Credentialed leaders from Franconia and Eastern District Conferences gathered on May 5, 2014 at Towamencin Mennonite Church (Kulpsville, Pa.) to dialogue with Loren Swartzendruber, president of Eastern Mennonite University (EMU). The evening conversation focused on the University’s recent six-month listening process regarding employment policies for persons in same-sex relationships.
Swartzendruber began the meeting by sharing about experiences throughout his career that challenged him to offer pastoral care for persons struggling with questions of sexual identity. As a recent seminary graduate beginning his first pastoral assignment at Salford congregation (Harleysville, Pa.) in 1978, Swartzendruber felt ill-prepared; he doesn’t remember learning about same-sex relationships in seminary. “I had no idea how to respond,” he recalled. These questions continued to follow him throughout his career in Mennonite education and as president of both Hesston College and Eastern Mennonite University.
These experiences led Swartzendruber to root the University’s consideration of employment policy changes in contexts of real people and real situations. “Your feedback is more valuable to me if I know you’ve really walked through the pain with families and individuals,” he reflected.
Swartzendruber explained that questions and perspectives from students have driven him to lead the listening process and consider change. “For me, it’s all about the young people… I really care about the next generation,” he shared. He is becoming increasingly aware that students’ response to the conversation is as much about the process as the result. “I met with the pastoral staff [at EMU] and they told me, ‘The students on campus are watching how we do this … and they’re trying to decide, do I want to be a part of the church?’”
Swartzendruber explained the realities on campus that led to the listening process:
- Currently, students and employees are asked to sign a behavioral covenant in which they commit to “refrain from sexual relationships outside of marriage.” Swarzendruber acknowledged the difficulty of enforcing this commitment and the challenge of understanding it in the context of changing definitions of legal marriage.
- EMU has asked new hires to express their agreement with the Confession of Faith in a Mennonite Perspective for many years, but “we’ve allowed variants from the Confession of Faith at EMU for a long time,” he said. Some of these variants have included beliefs about divorce and remarriage, infant baptism, and the traditional Mennonite peace position. Employees have been asked to respect official Mennonite perspectives even where variation exists.
- Eastern Mennonite University has a number of gay and lesbian students on campus. “They want to be a part of the church,” Swartzendruber said. “By definition most of them wouldn’t come to EMU if they didn’t want to be part of the church. They are your children,” he said, “sometimes literally your children, but children of your congregations.”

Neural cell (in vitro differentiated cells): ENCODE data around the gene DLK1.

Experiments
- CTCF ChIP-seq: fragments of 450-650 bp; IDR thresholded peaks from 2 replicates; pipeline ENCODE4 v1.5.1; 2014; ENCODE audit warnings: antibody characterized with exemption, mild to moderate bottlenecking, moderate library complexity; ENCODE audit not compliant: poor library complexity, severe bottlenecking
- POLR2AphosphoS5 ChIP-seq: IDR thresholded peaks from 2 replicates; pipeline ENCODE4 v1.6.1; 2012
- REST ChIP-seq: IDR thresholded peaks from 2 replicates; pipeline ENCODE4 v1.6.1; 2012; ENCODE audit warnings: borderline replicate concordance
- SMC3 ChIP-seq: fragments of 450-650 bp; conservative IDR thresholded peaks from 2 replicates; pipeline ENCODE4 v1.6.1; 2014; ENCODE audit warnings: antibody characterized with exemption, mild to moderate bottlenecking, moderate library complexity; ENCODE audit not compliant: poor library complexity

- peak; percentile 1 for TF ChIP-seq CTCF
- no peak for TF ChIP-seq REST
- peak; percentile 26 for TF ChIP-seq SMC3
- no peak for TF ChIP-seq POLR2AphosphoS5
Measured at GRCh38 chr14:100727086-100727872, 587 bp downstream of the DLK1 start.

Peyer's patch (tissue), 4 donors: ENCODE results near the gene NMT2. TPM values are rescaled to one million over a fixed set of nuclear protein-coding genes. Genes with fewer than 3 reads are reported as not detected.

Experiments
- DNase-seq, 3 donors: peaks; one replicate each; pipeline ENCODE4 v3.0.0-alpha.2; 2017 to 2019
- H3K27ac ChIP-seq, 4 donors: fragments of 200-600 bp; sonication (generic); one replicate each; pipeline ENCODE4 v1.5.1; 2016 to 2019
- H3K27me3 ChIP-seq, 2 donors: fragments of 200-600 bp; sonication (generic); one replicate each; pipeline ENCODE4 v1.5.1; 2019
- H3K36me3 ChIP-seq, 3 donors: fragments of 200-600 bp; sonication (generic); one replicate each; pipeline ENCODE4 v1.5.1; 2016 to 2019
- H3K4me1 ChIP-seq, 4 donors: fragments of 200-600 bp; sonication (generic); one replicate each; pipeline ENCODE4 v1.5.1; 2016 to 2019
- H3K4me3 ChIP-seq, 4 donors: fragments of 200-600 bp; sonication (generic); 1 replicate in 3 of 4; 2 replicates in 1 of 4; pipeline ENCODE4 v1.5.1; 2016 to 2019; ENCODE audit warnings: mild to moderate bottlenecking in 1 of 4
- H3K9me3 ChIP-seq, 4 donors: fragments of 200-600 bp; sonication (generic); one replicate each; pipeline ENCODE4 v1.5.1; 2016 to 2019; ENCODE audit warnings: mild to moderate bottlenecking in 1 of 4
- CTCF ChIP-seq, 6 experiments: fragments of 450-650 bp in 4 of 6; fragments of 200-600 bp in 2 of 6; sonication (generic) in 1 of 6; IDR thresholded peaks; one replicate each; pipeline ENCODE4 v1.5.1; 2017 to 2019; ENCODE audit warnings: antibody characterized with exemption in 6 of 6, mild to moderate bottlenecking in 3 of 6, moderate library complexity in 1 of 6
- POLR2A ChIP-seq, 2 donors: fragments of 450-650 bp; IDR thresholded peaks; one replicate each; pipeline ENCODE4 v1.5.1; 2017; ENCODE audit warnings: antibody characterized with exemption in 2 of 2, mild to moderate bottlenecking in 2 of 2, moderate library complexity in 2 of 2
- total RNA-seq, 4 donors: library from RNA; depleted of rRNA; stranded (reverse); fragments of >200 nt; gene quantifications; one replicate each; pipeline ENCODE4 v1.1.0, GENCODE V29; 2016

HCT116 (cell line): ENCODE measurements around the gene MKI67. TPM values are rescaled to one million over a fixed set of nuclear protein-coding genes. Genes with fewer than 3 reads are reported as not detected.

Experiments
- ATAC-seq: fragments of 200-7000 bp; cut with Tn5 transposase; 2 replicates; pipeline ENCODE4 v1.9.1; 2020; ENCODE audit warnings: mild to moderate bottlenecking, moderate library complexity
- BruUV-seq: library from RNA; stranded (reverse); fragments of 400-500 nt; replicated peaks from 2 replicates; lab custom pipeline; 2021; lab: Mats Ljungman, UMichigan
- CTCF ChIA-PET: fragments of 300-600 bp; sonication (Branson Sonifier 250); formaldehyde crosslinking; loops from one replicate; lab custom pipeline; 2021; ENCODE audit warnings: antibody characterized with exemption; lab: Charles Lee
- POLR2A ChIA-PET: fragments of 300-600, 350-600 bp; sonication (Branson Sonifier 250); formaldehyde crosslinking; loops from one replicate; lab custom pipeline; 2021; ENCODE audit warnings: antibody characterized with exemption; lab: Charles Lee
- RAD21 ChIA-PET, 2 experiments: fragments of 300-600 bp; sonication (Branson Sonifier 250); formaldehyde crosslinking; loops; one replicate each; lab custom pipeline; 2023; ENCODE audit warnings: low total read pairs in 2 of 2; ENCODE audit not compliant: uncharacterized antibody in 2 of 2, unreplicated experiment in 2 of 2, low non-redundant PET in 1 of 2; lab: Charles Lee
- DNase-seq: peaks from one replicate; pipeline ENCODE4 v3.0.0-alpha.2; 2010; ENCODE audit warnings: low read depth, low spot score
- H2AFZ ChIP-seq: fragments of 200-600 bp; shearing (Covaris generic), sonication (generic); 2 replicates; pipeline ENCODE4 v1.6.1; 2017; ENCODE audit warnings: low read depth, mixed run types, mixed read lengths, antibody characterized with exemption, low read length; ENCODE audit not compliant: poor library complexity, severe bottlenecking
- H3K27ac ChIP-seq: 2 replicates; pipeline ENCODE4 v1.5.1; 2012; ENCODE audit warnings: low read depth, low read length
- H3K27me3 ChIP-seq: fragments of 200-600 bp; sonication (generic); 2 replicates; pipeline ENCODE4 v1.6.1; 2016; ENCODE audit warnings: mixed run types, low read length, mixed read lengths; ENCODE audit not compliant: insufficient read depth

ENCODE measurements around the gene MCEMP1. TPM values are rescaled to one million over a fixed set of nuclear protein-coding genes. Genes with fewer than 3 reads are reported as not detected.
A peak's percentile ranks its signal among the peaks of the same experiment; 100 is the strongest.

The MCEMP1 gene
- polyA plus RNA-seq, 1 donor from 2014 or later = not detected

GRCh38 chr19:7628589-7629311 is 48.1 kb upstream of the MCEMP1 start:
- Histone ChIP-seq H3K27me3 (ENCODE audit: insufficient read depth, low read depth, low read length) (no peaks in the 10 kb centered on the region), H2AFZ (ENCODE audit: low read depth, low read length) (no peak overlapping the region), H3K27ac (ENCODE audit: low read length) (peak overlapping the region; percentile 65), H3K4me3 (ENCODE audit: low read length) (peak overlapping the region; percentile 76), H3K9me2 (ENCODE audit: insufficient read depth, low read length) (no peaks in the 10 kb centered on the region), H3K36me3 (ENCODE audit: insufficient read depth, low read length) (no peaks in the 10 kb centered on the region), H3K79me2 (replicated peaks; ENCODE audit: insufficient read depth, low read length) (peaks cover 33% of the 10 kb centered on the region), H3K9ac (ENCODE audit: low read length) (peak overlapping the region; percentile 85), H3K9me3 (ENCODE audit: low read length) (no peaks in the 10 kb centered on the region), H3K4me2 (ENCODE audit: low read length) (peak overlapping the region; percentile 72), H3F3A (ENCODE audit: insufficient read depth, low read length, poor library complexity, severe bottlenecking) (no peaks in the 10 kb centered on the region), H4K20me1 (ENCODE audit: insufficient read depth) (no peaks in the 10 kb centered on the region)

Swartzendruber then answered questions from conference pastors about the listening process, the relationship of the university to the denomination, and steps moving forward. The president’s cabinet led the listening process by facilitating about 20 listening circles, with up to 20 students or faculty and staff per session, he explained. They then brought what they heard back to the rest of the cabinet and will consider those responses, along with what they heard in a survey and other communication from alumni and church leaders. They have begun processing that feedback and will write a recommendation to send to the EMU executive board and then the board of trustees in June. The University’s board will make the decision to accept, reject, amend, or table the proposal.
Lorie Hershey, pastor of West Philadelphia congregation, was impressed by the thoroughness and intentionality expressed in the process. “I think we need these listening circle places,” she told Swartzendruber. “That’s where the Spirit can move, in relationships—not changing people’s minds, but relationships…. That’s transformative.” Her hope was that the broader church could find more places for similar conversations, she said, conversations that “give one another space to respect each other, to not pull each other into camps.”
Swartzendruber acknowledged that these kinds of conversations surface anxieties in the church. “Practicing non-anxious presence doesn’t mean you don’t have anxiety,” he said, “it means you don’t lead out of that anxiety.” Learning to manage and respond to fear in healthy ways is a missional impulse, he said. “Who wants to join people who are afraid all the time? … What kind of evangelistic strategy is that?”
As the meeting ended, the pastors gathered around Swartzendruber and other EMU staff to pray for the continued process, acknowledging the ongoing struggle and pain all church leaders face during this difficult time.
After the meeting, “I heard and saw many persons engaged in some deeper discussions and I think that leads to better understanding of one another,” observed Mike Clemmer, pastor of Towamencin congregation. “I continue to be hopeful as we struggle together…. Overall, I was reminded that we need to keep praying for one another – no matter what!”
Learn more about EMU’s listening process on their website.